Dropkick Murphys Promote Charity, Brewery Collaboration on Annual St. Patrick’s Day Tour

Dropkick Murphys visit Houston Saturday
Dropkick Murphys visit Houston Saturday Photo courtesy of Dropkick Murphys

Known for their frantic live performances, Celtic punk rock legends the Dropkick Murphys will visit Houston this weekend on their annual St. Patrick’s Day tour. Fans can expect a sordid, sweaty affair brimming with positivity and Boston pride.

Ahead of their visit, drummer Matt Kelly found time to speak with the Houston Press about his band, their charity and a recent collaboration with a brewery near their hometown.

As Kelly recalls it, the band’s first St. Patrick’s Day gig was in 1997 at the Rathskeller, a now-defunct venue in Boston that is often referred to as the “granddaddy” of rock venues in the region. Since then, the punk quartet has grown into a seven-piece and lengthened its 45-minute sets to an hour and a half.

“The set list has grown substantially,” Kelly says. “We play about 27 songs a night — give or take — and we change the set list almost every night, being sure the evening is different from the last time we came through, as well as different from nearby gigs we’ve played.

“The 90-minute format allows the set list to have musical and emotional peaks and valleys, whereas early on it was half-an-hour to 40 minutes to squeeze in as many songs as possible – often at breakneck speeds.”

On tour in support of their latest album, 2017’s 11 Short Stories of Pain & Glory, the Dropkick Murphys will also be promoting their charity, the Claddagh Fund, which was established to effect change in their community and to save the band from falling victim to fraudulent claims.

“Since we started gaining notoriety around Boston, we’ve been inundated with requests for playing benefits, donating merch to various causes, etc., all of which we’ve tried to honor,” Kelly says. “However, some charities are less honest than others, and a lot of times you don’t know where your money is going or whom you’re lending your band’s name to.”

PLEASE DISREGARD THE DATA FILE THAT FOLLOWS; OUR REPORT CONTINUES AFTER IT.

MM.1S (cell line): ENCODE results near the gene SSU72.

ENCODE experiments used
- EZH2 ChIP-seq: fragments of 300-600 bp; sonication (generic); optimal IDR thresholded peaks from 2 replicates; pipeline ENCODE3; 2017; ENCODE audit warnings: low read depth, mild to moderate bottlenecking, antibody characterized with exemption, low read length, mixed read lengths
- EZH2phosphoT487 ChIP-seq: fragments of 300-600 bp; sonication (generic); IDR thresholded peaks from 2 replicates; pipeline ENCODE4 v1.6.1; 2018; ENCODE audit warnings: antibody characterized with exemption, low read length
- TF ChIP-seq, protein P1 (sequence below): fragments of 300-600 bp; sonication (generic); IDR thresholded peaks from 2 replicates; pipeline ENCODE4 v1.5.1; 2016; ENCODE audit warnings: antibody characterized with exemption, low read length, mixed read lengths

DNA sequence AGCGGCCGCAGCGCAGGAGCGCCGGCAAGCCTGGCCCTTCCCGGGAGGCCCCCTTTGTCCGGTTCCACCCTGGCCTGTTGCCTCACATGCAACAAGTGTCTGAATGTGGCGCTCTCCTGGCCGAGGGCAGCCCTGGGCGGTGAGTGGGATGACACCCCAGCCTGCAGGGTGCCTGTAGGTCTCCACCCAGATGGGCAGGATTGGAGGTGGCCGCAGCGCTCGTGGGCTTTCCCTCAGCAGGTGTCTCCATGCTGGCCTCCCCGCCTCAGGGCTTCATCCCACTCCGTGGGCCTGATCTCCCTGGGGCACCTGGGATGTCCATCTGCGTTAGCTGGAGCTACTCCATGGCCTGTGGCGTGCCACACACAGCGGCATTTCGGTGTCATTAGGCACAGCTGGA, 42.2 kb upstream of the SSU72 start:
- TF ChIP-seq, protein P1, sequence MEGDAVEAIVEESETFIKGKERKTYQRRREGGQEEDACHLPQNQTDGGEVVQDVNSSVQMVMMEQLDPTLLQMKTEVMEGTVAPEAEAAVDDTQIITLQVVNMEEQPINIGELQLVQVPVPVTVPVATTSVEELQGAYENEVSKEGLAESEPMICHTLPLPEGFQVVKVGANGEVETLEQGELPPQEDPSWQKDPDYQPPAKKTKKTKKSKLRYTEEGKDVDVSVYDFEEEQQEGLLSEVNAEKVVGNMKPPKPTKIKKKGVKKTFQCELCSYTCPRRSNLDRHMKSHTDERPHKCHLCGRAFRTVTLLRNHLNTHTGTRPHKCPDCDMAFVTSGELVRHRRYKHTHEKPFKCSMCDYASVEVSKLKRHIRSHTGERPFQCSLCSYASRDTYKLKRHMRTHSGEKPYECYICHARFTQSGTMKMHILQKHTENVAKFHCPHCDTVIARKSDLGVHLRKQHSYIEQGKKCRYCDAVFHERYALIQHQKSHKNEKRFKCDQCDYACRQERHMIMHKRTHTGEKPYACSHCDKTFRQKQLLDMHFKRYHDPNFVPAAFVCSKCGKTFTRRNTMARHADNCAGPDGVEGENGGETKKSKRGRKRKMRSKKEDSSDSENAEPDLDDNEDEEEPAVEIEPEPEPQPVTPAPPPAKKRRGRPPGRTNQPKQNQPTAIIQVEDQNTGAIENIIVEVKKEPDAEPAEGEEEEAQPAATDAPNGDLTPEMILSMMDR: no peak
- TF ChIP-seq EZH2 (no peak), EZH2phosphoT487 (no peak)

So the band created the Claddagh Fund, with chapters in Boston and Philadelphia. Its goal is to promote causes the Dropkick Murphys feel are often overlooked: various drug and alcohol recovery programs, veteran’s programs and children’s charities.

“Having the Claddagh Fund, we know the money raised goes to the people most in need and it’s something we can feel good about,” Kelly says, adding that the foundation will have a booth at this weekend’s show and fans are welcome to stop by.

And, of course, the band's music has effected quite a bit of change and inspired countless fans over the course of nine studio albums. Their latest covers an array of heavy topics, including the Boston Marathon Bombing and the opiate epidemic in the Boston area. But Kelly doesn’t consider it a somber affair.

“I think the album had some of the most serious subject matter we’ve ever deigned to write about, ‘4/15/13’ especially, but I think the album as a whole has a lot more of an upbeat, party atmosphere than not.”

The group’s ability to discuss grave topics while pointing to hope and celebrating life has always been a selling point, one that is exemplified on “Paying My Way,” the sixth track on 11 Short Stories of Pain & Glory.

“It’s about how when one is trying to achieve, to take little steps, make small victories, and just to stick with it,” Kelly says of the song. “You might not see big changes or successes as you’re achieving these small goals, but when you look back, you just might surprise yourself.”

Joining them at Revention Music Center are Agnostic Front and Bim Skala Bim, who last toured with the Dropkick Murphys in the late ‘90s.

“It’s a pretty special tour being able to hang with old friends and road warriors again, and the musical diversity hearkens back to a time before theme tours or a homogenized punk scene,” Kelly says.

Die-hard fans will also be excited about the availability of the Barroom Hero Ale, a collaborative effort between the Dropkick Murphys and Magic Hat Brewery.

“It’s an English mild style ale, which is a rare bird indeed on this side of the pond, and at 4.2 percent ABV it’s pretty ‘crushable,’ ‘sessional,’ or whatever the beer-douche crowd calls a beer you can drink a few of without getting hammered,” Kelly says. “Also, proceeds go to the Claddagh Fund, so imbibe in good conscience.”

The Dropkick Murphys perform Saturday at Revention Music Center. Doors open at 7 p.m.
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Matt is a regular contributor to the Houston Press’ music section. He graduated from the University of Houston with a degree in print journalism and global business. Matt first began writing for the Press as an intern, having accidentally sent his resume to the publication's music editor instead of the news chief. After half a decade of attending concerts and interviewing musicians, he has credited this fortuitous mistake to divine intervention.
Contact: Matthew Keever